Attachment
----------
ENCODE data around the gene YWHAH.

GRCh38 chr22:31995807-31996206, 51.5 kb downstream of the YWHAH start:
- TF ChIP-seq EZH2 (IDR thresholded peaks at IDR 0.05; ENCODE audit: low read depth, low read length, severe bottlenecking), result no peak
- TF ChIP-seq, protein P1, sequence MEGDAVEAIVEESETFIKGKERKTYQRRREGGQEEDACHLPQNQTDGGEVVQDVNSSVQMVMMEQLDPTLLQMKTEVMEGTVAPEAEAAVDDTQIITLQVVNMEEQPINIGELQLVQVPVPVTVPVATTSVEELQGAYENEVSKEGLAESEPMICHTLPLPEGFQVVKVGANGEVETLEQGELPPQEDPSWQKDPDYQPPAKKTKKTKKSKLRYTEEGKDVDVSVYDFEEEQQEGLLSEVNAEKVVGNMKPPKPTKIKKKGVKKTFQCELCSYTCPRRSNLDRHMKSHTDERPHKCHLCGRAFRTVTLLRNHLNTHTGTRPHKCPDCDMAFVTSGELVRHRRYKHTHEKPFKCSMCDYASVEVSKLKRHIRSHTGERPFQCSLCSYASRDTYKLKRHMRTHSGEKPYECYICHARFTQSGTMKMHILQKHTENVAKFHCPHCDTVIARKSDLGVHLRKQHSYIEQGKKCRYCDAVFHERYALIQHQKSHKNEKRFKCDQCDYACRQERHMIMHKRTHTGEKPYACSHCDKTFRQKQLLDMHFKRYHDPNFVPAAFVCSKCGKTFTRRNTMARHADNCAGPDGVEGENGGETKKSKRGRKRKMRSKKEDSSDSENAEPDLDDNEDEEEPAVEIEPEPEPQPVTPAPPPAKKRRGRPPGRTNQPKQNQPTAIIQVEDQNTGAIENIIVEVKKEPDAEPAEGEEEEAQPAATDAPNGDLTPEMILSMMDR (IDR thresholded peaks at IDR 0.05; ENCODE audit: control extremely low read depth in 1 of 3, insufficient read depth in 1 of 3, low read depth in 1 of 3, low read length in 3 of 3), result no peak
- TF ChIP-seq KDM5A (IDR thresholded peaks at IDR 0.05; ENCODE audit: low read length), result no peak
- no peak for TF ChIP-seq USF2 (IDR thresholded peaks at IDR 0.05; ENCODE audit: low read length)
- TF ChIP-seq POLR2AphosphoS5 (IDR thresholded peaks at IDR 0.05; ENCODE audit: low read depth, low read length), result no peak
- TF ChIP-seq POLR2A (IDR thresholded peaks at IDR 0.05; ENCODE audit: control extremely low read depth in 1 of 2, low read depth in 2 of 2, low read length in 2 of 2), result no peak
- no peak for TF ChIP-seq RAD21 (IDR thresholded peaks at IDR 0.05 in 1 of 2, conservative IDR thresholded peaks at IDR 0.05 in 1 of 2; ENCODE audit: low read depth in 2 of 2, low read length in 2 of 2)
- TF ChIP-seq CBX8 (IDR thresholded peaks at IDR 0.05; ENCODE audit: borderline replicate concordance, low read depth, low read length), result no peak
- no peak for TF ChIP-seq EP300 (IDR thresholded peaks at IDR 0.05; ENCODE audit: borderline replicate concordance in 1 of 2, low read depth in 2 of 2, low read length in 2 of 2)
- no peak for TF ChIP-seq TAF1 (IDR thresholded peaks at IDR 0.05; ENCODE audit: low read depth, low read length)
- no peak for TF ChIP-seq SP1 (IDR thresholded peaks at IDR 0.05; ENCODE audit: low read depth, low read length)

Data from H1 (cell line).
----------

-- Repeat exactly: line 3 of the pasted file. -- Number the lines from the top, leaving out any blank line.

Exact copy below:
- TF ChIP-seq EZH2 (IDR thresholded peaks at IDR 0.05; ENCODE audit: low read depth, low read length, severe bottlenecking), result no peak